Making the Grade: Kingsman: The Secret Service Review Report Card | Fanboys Anonymous

Making the Grade: Kingsman: The Secret Service Review Report Card

Posted by Anthony Mango Thursday, February 12, 2015
Welcome to the latest edition of Making the Grade—a new review format segment here on Fanboys Anonymous where we break down the five major components of something and give it a score based on the standard report card lineup: A, B, C, D, and F for a total failure.

The next report card is for the latest film adaptation of the comic books from the mind of Mark Millar, entitled Kingsman: The Secret Service.

HD Kingsman: The Secret Service photos screen shots poster

Kingsman: The Secret Service—directed by Matthew Vaughn; written by Jane Goldman (screenplay), Matthew Vaughn (screenplay), Mark Millar (comic book), Dave Gibbons (comic book); starring Taron Egerton (Gary 'Eggsy' Unwin), Colin Firth (Harry Hart / Galahad), Mark Strong (Merlin), Jonno Davies (Lee), Jack Davenport (Lancelot), Mark Hamill (Professor Arnold), Michael Caine (Arthur) and Samuel L. Jackson (Valentine).



Our protagonist, Eggsy, is a fully fleshed out character in all of the ways that one could hope for. His journey makes sense and the conclusion is earned. Thankfully, he's also joined by several other colorful characters, which would seemingly be difficult, considering how so many of them are supposed to be stiff, emotionless drones. Colin Firth's Galahad is charming, Mark Strong proves that he doesn't always have to be the villain to be awesome, and Samuel L. Jackson is super fun to watch as the antagonist.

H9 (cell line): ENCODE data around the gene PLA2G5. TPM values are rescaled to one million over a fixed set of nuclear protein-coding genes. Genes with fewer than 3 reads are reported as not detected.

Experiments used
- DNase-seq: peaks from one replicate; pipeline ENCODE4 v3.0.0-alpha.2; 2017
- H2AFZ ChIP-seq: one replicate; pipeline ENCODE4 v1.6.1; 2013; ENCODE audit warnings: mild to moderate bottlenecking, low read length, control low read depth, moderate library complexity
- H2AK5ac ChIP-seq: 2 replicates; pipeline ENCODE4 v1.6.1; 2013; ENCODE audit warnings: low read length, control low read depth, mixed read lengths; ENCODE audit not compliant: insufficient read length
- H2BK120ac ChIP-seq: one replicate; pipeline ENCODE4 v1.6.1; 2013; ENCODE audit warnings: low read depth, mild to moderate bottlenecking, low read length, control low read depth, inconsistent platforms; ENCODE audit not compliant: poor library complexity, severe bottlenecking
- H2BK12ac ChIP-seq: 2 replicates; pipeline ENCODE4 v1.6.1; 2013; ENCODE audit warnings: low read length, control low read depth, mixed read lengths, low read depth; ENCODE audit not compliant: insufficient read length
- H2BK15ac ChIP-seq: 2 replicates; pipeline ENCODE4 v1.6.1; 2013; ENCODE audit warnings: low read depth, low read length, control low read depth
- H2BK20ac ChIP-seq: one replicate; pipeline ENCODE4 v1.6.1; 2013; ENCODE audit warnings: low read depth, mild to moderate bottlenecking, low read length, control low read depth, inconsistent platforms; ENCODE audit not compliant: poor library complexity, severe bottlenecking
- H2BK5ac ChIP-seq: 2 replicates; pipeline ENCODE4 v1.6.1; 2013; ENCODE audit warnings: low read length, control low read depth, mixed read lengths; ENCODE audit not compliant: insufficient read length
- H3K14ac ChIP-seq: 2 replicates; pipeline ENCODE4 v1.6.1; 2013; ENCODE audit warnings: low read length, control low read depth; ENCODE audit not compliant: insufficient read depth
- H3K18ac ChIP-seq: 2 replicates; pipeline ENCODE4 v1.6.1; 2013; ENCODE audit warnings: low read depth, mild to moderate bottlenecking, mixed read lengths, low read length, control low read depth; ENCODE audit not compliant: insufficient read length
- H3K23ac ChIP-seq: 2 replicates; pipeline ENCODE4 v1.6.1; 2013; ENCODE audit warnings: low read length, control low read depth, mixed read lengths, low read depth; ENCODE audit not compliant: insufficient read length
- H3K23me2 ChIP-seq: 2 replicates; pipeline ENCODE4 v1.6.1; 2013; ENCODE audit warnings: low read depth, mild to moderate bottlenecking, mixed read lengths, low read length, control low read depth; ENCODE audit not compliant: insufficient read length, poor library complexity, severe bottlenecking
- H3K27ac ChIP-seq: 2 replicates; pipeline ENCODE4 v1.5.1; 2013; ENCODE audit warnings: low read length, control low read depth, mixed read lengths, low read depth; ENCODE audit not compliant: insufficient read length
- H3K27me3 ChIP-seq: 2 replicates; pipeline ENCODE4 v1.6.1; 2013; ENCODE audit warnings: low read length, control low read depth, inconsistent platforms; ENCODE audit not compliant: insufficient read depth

The only reason this film doesn't get an A+ or A– is because there are a good number of characters who really don't stand out from one another. Eggsy's friends are just his friends and nothing more, which also goes for the friends of his stepfather. Still, it isn't necessary for these characters to have any more traits than that, so it's forgivable.


Is this a film with performances about which people will be talking for a lifetime? Of course not. However, even though it was a leap to think of Colin Firth as a badass or to trust that they would not overplay the trope of Sophie Cookson  as "the badass chick who can fight just as well as the men," these and the other characters were pulled off successfully. My point is, given the material and the type of movie they were going for, they achieved their goal.


There are only two slight hiccups when it comes to visuals. First, the fight scenes can sometimes feel a little as though they sped them up, which would be disappointing if that were the case. Second, the opening title sequence was a tad cheesy, although that may have been intentional to establish the tone of the film, so I'm willing to give that a pass.

Makeup was on point, as were the costumes. This film makes me want to go out and buy a new suit and an umbrella. For the most part, the sets are great, although the prison cells did come off somewhat cheap. Then again, there are several nods to old James Bond films throughout the movie, so this could easily have been a clever way to save on the budget and reference how Dr. No and the older Sean Connery films were guilty of these cheap sets as well.